Green Party Leader Elizabeth May, whose election platform proposes a dramatic shift for workers in Canada’s fossil fuel energy sectors, told Calgary voters Friday that transition is less frightening than the changes which will result if Canada fails to act on climate change.
“The future for all of us, including people in the fossil fuel sector, is far scarier if we don’t act. There is no special climate planet called Alberta which can be insulated from the harm,” she told reporters during a campaign stop outside a Calgary train station.
The Greens propose to offer job transition programs for workers in the oil, gas and coal sectors as part of their plan to reduce Canada’s greenhouse gas emissions by 60 cent from 2005 levels by the year 2030. As a start, they would budget $400-million in the coming year to help coal workers either retrain or transition to an early retirement.
To soften the impact, the Greens say Canada should turn off the tap to oil imports, using only Canadian fossil fuels and allow investment in upgrades to turn Canadian solid bitumen into gas, diesel, propane and other products for the Canadian market.
Ms. May said the country’s energy workers are highly skilled and will be able to transition, with training support, to new green jobs such as retrofitting orphaned wells to produce geothermal energy.
Decarbonizing the Canadian economy would be felt most in the provinces with the highest greenhouse gas emissions – Alberta and Saskatchewan – but the Greens say their proposal would create new jobs across the country in renewable energy and other programs, such as energy efficiency upgrades for buildings.
Ms. May used Calgary’s Sunalta train station as a backdrop to outline a platform promise to expand Canada’s rail services. She later basked in a welcoming crowd at a climate-change rally outside Calgary’s City Hall. She was not invited to speak at the non-partisan event, but was treated like a celebrity by participants who flocked to have their picture taken with the Green Leader.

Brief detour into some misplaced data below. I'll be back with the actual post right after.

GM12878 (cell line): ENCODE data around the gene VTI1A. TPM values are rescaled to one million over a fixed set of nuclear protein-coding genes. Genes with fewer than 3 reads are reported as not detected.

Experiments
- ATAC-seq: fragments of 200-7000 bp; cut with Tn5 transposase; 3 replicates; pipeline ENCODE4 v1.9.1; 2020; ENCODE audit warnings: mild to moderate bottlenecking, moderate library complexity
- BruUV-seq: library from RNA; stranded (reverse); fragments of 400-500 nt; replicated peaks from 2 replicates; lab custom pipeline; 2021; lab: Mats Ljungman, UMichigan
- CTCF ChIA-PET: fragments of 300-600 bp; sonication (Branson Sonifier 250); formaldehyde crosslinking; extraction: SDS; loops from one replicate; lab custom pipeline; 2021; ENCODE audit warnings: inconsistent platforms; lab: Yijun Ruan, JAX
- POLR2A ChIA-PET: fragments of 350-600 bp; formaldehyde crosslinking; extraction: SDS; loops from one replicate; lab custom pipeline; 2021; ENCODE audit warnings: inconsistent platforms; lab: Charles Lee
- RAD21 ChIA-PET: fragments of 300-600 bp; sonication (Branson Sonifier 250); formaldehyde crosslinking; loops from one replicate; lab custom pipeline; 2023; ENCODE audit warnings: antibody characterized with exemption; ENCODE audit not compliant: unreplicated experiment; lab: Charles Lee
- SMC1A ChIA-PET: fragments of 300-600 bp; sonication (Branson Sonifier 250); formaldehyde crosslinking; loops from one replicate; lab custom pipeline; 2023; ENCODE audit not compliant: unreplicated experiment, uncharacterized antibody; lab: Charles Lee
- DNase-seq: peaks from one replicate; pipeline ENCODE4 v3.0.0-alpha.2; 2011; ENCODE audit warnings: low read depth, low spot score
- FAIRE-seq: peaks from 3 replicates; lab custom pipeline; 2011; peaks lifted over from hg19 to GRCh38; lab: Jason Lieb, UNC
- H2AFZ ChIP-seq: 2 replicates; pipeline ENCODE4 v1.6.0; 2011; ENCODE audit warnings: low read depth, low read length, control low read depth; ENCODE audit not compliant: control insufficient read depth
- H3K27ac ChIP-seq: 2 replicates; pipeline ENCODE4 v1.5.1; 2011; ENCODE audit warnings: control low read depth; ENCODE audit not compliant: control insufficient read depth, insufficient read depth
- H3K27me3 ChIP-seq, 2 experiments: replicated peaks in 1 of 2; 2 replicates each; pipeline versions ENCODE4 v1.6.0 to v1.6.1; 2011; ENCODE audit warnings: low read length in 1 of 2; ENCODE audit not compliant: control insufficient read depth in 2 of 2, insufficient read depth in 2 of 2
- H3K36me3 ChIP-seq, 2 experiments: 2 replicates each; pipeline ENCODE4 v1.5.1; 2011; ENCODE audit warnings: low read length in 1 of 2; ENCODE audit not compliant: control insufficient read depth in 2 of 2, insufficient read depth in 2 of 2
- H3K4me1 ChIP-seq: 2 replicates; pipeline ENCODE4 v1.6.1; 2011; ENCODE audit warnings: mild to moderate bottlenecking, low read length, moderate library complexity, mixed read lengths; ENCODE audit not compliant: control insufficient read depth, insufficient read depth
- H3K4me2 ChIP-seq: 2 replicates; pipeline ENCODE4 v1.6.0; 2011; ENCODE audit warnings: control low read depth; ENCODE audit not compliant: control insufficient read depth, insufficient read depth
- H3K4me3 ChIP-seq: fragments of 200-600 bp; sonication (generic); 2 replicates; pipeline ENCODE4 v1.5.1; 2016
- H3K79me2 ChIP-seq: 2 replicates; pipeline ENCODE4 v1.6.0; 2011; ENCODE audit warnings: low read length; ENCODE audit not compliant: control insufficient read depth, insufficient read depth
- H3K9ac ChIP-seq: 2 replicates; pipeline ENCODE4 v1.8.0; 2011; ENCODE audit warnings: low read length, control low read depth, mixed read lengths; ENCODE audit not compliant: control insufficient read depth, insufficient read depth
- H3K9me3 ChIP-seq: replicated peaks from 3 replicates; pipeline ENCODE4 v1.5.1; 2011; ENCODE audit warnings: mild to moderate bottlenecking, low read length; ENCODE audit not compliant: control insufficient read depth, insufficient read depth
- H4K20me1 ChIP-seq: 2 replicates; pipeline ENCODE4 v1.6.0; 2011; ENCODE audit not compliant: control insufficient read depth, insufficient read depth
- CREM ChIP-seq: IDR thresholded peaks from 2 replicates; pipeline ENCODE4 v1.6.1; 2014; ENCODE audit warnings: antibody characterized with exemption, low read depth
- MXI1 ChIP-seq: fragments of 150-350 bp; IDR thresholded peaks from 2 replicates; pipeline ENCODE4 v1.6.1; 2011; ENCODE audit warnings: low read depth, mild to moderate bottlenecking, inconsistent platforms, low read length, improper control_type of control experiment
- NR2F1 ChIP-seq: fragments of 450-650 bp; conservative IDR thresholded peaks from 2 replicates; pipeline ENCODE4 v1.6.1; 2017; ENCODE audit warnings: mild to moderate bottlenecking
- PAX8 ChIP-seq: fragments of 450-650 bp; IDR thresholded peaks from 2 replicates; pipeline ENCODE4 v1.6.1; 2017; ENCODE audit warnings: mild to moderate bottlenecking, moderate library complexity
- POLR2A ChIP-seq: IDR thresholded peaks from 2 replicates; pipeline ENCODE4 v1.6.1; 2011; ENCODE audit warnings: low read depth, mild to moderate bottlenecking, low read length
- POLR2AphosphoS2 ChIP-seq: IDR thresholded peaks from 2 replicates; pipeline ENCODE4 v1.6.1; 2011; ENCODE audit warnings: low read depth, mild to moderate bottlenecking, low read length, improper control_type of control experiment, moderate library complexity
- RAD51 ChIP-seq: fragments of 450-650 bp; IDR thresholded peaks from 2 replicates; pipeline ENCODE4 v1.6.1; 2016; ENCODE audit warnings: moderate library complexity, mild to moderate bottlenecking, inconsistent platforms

Gable Goulet, wearing his hard hat and coveralls, is an electrician in the oil and gas sector who attended the rally. “I love the Green platform,” he said. But he wasn’t sure he would mark a ballot for the Green candidate in his riding, because he doesn’t expect them to win a seat here.
Ms. May said she made the campaign stop in Calgary because she wants to deliver her message in the “heart of the fossil fuel territory.”
Tristan Goodman, president of the Explorers and Producers Association of Canada, which represents junior and mid-sized oil and gas companies, said at least the Green’s pledge to turn off the taps on foreign oil would be welcomed by his members.
“There are benefits to looking at that concept,” he said. “Canada has no issue with being 100 per cent self-reliant with oil or gas.”
According to Natural Resources Canada, the nation produces 3.8 million barrels of oil a day, much of it for export, but also imports 700,000 barrels of oil a day. Canada would have to add new infrastructure to move its oil to the domestic market to make the Green plan work, he said.
Gary Mar, president of the Petroleum Services Association of Canada, was also wary of the Green’s proposals. He said there are 450,000 jobs across Canada in the “upstream” energy sector – getting oil and gas out of the ground.
“There is a recognition in the industry that we want to move to cleaner sources of energy,” he said. “We have people investing in renewables. About $1.6-billion invested by oil and gas. So we are already demonstrating responsible behavior , and yet for some reason some Canadians want to foreclose that opportunity.”